December 27, 2004
Martin E. Marty
The text for our morning meditation is the Christmas Eve day edition of the Wall Street Journal, which is crowded with many subtly polemical, and some insightful, good cheer items. The lead-off is the annual reproduction of the late Vermont Royster's well-conceived editorial "In Hoc Anno Domini," a classic -- and who will argue with a classic? It does mix two kinds of "liberties," the Christ-truth and the civic, but so does everybody else. It is theologically accurate in mentioning Christ as "the Son of Man," a messianic title, but backs up a bit and says Jesus sent out the gospel of "the Kingdom of Man."
Next to it is Daniel Henninger's column celebrating America's generosity, its gift-giving spirit, which is indeed impressive, even as Henninger admits that "of course the material world is now very much a part of what gives in the U.S." We had noticed. The columnist gives his slap at Macy's and Target for being grinches and praises Wal-Mart for offering a $1 million match for gifts given at its stores. "God bless not-very-tiny Wal-Mart." Any of several multi-billionaire Walton women could clean their fingernails and from that glean and garner a million to spare. God bless 'em. Henninger swipes, as one must, at the Scrooges who give little or nothing. He celebrates the fact that 57 percent of American giving is through religious institutions which, he assumes, being non-governmental are hence not corruptible. Still, cheers.
James Q. Wilson's op-ed continues the griping about politically correct public school districts and the like that banish Christ, as in Christ+mass. Then, self-contradictorily, he notes that the decline of Christian participation and worship in Europe resulted, in no small part, because Christianity was privileged by governmental ties. All this while arguing that public governmental privileging here in America is good for faith and contributes to religious prosperity. Can one have it both ways? "Our Christmas buying habits are a sign, not of materialism, but ... " and there he quotes the Pope. How can one argue with that?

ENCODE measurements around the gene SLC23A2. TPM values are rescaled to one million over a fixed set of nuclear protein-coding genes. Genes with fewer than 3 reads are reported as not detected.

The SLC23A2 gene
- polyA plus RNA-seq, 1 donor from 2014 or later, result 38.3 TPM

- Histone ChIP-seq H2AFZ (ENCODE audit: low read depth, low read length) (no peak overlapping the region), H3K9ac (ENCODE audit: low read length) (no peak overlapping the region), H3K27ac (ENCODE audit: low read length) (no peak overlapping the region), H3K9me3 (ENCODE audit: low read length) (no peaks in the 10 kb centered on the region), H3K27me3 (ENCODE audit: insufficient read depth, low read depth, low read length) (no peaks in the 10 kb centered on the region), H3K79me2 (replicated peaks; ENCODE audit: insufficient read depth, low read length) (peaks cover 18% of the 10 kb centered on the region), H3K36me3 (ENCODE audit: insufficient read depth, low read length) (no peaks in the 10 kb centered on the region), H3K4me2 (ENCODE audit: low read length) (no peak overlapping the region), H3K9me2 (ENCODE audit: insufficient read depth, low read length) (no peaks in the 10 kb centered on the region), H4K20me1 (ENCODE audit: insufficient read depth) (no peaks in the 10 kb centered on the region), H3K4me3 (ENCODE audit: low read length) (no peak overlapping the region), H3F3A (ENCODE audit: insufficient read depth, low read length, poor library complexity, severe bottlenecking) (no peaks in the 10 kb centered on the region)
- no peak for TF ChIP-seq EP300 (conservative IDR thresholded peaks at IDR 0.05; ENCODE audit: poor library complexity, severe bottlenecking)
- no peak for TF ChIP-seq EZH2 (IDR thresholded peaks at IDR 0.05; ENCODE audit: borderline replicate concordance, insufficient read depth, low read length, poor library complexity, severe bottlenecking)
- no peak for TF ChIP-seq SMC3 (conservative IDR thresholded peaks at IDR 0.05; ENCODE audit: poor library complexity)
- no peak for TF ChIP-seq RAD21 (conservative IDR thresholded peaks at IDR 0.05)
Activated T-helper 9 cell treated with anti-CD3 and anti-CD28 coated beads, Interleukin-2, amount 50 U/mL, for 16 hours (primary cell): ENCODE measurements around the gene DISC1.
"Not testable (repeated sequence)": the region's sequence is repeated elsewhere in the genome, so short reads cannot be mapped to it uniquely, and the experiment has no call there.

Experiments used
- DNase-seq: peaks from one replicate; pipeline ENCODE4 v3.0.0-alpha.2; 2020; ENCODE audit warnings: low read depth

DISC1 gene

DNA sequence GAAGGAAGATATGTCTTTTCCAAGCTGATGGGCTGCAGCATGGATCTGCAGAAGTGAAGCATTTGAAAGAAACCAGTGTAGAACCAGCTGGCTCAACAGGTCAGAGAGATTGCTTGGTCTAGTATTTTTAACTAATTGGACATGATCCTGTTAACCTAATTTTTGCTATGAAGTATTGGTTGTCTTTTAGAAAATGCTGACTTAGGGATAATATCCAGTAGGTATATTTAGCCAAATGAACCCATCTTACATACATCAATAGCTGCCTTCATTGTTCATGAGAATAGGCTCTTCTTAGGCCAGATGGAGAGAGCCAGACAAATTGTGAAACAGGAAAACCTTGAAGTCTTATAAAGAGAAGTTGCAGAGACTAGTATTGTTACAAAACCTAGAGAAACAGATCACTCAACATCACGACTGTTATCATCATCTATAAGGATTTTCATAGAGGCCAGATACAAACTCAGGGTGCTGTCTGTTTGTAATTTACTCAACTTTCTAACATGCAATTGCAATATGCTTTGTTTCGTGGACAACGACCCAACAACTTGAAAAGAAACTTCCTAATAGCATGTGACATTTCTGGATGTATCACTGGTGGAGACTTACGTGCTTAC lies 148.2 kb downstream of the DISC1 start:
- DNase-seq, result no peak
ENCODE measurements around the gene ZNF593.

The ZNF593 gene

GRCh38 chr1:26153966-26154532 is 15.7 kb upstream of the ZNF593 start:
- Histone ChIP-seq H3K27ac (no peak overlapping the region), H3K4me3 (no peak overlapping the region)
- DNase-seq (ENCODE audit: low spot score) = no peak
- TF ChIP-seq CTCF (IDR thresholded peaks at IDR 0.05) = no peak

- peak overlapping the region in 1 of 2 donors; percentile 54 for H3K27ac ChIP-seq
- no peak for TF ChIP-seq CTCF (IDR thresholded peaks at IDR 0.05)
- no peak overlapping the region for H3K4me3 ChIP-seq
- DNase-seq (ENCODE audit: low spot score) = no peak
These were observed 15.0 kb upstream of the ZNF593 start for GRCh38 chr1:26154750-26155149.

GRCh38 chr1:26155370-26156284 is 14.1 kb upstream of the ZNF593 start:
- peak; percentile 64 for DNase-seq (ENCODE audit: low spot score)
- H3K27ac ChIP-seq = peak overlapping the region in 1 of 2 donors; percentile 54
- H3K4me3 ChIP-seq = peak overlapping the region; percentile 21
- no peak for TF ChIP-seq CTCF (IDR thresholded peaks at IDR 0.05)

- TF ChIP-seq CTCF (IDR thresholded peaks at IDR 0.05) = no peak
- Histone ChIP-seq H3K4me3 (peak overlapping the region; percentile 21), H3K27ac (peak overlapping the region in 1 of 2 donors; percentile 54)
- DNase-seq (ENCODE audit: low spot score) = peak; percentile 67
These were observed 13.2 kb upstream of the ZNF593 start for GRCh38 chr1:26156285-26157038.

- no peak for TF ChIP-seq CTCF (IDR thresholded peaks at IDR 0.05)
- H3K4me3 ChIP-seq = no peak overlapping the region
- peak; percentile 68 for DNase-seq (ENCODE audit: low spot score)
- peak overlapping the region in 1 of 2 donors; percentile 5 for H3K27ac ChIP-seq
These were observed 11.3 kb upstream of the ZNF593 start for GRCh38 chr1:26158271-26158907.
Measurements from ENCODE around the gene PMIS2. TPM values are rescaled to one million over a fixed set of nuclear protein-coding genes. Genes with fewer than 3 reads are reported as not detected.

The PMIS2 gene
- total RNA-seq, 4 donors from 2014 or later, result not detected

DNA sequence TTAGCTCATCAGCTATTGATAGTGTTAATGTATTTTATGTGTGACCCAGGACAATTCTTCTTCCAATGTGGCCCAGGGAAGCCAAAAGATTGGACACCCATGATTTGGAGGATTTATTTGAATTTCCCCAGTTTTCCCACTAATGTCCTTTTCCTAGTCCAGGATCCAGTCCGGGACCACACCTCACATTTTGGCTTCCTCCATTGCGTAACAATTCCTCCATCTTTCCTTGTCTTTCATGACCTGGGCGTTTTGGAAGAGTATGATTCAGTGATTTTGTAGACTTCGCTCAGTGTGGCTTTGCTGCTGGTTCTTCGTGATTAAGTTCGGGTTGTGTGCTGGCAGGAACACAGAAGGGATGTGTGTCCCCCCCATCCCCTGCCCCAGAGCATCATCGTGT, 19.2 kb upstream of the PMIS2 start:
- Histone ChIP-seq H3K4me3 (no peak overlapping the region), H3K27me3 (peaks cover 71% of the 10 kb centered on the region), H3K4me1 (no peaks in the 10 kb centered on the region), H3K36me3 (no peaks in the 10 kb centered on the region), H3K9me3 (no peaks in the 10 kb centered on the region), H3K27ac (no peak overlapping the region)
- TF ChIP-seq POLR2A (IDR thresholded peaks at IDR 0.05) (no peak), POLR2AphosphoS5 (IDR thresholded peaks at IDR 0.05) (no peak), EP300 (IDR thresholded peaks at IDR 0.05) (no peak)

Katherine Kersten attacks "the kitschy sound of Christmas -- replacing traditional carols" in the world of "jittery merchants" and school principals. She thinks classic hymns are dying because "cultural traffic cops" deem them non-inclusive and too old-fashioned. Blame not them, but the generation of Christian leaders who themselves repudiate the classics for pop music in worship.
On the book review page, Stephen Prothero takes on Stanley Hauerwas's new book Cross-shattered Christ: Meditations on the Seven Last Words, agreeing with the theologian-ethicist that "you cannot understand the birth of Jesus ... without wrestling with his death." Prothero has his own arguments with Hauerwas and praises this "notorious pontificator" for "pondering" at the foot of the cross. He does suggest that liberal and conservative critics alike will scorn Hauerwas's familiar ethical themes, such as "that authentic faith is hostile not only to capitalism and war but also to family values ... " Prothero thinks the book will frustrate many seekers but, to paraphrase Henninger, "God bless the not-very-tiny Journal" for giving the public some worthy ideas.
Martin E. Marty's biography, current projects, upcoming events, publications, and contact information can be found at www.illuminos.com.